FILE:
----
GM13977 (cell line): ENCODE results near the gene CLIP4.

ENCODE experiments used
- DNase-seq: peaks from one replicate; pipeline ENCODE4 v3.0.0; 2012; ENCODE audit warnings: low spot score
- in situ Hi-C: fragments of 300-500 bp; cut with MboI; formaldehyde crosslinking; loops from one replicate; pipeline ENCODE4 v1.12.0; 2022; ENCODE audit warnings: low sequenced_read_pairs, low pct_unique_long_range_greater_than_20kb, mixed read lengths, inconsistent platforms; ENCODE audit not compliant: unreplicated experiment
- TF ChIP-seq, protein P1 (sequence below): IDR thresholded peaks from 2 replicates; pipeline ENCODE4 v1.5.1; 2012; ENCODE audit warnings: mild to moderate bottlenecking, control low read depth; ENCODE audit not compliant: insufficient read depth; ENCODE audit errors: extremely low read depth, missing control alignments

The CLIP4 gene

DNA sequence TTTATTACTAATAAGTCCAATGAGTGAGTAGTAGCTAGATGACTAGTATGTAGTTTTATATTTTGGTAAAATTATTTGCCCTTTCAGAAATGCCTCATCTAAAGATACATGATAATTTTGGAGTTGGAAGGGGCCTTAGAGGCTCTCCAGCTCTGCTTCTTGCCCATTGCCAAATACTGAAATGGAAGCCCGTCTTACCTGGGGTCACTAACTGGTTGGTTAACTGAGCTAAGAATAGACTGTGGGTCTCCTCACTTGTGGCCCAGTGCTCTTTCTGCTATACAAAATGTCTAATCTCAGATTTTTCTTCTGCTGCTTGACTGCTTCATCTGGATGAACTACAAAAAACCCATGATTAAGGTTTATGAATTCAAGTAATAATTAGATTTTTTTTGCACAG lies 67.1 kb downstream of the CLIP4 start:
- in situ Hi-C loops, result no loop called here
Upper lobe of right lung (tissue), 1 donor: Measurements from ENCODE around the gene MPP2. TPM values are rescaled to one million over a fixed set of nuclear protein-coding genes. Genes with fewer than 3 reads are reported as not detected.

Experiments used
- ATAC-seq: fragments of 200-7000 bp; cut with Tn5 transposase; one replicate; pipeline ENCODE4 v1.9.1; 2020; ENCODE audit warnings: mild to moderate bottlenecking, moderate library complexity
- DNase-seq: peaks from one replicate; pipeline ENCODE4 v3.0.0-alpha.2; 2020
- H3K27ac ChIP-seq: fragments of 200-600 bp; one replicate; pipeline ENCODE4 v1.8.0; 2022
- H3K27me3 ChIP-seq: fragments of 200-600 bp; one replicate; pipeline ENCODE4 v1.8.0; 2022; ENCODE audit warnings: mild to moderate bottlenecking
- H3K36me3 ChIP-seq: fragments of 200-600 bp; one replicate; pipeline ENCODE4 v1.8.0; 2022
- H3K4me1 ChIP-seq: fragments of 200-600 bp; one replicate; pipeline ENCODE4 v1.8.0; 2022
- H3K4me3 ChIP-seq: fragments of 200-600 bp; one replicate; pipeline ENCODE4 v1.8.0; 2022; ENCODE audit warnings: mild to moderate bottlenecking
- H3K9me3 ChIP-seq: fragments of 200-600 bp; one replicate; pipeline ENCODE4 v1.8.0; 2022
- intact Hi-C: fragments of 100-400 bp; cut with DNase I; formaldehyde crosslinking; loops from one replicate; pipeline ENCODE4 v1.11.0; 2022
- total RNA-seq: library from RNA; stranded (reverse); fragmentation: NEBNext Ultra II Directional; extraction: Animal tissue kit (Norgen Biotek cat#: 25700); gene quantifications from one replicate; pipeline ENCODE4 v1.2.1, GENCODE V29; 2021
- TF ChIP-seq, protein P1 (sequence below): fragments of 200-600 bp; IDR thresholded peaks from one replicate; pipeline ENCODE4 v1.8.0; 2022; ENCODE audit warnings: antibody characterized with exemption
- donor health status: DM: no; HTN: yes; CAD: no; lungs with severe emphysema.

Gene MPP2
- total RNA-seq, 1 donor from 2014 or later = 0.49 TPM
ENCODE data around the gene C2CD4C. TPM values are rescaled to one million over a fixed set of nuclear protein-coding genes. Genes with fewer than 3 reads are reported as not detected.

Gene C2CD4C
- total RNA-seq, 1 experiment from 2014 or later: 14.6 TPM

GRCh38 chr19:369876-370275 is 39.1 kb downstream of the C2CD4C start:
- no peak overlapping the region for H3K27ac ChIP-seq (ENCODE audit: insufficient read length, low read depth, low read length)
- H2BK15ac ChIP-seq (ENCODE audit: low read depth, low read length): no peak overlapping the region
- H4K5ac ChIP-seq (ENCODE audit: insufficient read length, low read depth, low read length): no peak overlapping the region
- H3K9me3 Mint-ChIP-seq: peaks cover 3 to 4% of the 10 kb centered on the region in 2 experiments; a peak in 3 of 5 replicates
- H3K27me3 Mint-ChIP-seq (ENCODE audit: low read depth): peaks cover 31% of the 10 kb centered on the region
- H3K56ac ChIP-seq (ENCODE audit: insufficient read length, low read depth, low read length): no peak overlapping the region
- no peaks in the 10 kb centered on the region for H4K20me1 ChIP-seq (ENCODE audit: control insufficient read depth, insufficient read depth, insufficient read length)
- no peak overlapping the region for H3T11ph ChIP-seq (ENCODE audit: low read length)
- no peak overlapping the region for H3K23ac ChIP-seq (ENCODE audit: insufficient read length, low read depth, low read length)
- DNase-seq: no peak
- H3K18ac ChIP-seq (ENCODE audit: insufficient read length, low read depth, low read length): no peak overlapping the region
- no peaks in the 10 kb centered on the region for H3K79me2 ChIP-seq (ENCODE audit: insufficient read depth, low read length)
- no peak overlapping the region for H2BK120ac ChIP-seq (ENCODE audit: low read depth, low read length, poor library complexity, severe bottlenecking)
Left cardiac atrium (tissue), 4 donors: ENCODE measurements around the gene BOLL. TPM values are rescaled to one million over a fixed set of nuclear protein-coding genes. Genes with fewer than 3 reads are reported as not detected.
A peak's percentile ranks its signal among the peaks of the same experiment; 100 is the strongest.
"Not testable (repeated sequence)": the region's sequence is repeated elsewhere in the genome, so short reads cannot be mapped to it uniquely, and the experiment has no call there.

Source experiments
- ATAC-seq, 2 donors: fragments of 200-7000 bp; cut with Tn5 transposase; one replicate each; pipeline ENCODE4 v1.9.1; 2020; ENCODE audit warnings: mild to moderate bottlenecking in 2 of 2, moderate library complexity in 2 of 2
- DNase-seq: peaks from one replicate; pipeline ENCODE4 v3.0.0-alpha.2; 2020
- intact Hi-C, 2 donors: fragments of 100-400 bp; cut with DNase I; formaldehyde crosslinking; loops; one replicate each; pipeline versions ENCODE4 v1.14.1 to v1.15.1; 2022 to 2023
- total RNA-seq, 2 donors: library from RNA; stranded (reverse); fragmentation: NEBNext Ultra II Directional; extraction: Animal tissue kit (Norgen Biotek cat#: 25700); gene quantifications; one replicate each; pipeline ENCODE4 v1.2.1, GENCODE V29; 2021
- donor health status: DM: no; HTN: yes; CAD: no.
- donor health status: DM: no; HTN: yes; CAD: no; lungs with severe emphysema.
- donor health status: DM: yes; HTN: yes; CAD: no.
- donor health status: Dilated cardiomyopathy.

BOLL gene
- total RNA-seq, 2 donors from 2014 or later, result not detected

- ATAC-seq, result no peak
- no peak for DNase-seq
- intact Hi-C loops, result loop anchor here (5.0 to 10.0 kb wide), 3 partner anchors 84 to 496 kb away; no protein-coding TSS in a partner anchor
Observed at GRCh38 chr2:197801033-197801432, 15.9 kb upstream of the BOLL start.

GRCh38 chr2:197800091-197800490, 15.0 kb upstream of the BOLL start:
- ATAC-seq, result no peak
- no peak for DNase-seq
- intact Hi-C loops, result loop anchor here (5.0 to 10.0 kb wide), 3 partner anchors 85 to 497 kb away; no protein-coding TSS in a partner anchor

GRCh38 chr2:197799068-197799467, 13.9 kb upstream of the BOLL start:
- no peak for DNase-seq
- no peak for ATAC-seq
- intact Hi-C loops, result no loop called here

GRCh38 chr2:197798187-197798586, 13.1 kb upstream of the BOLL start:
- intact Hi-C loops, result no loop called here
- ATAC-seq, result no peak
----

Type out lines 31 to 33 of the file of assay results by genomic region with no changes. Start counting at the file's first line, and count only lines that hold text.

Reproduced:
- H4K5ac ChIP-seq (ENCODE audit: insufficient read length, low read depth, low read length): no peak overlapping the region
- H3K9me3 Mint-ChIP-seq: peaks cover 3 to 4% of the 10 kb centered on the region in 2 experiments; a peak in 3 of 5 replicates
- H3K27me3 Mint-ChIP-seq (ENCODE audit: low read depth): peaks cover 31% of the 10 kb centered on the region